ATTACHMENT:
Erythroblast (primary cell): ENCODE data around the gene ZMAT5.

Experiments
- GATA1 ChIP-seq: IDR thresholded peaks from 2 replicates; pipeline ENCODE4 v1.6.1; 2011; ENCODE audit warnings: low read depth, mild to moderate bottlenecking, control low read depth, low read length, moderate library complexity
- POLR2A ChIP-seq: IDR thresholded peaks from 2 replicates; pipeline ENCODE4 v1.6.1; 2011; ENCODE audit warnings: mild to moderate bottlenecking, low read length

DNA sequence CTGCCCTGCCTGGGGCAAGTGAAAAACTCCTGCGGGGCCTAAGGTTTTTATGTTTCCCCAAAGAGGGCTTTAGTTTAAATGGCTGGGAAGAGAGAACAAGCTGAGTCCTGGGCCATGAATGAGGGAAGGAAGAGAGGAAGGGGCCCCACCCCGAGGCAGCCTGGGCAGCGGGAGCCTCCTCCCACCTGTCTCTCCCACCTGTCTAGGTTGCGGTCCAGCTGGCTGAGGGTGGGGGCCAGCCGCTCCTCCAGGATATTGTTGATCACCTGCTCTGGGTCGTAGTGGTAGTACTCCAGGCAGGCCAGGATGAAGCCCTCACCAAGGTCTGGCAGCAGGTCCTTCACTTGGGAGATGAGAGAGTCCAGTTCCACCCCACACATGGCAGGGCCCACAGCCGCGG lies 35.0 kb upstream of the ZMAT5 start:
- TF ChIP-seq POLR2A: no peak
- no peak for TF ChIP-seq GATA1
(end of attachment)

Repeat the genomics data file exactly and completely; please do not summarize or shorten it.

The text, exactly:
Erythroblast (primary cell): ENCODE data around the gene ZMAT5.

Experiments
- GATA1 ChIP-seq: IDR thresholded peaks from 2 replicates; pipeline ENCODE4 v1.6.1; 2011; ENCODE audit warnings: low read depth, mild to moderate bottlenecking, control low read depth, low read length, moderate library complexity
- POLR2A ChIP-seq: IDR thresholded peaks from 2 replicates; pipeline ENCODE4 v1.6.1; 2011; ENCODE audit warnings: mild to moderate bottlenecking, low read length

DNA sequence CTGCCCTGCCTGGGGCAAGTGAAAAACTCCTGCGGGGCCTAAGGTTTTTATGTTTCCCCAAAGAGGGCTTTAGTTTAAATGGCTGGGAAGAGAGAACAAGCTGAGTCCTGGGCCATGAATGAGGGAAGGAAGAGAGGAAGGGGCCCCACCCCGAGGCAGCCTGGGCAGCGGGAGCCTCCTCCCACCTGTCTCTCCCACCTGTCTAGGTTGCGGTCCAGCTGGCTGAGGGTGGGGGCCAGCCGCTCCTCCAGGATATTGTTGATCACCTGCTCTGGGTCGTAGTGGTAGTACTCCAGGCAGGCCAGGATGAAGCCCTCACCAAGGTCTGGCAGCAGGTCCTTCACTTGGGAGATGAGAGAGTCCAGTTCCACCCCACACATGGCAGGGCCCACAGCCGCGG lies 35.0 kb upstream of the ZMAT5 start:
- TF ChIP-seq POLR2A: no peak
- no peak for TF ChIP-seq GATA1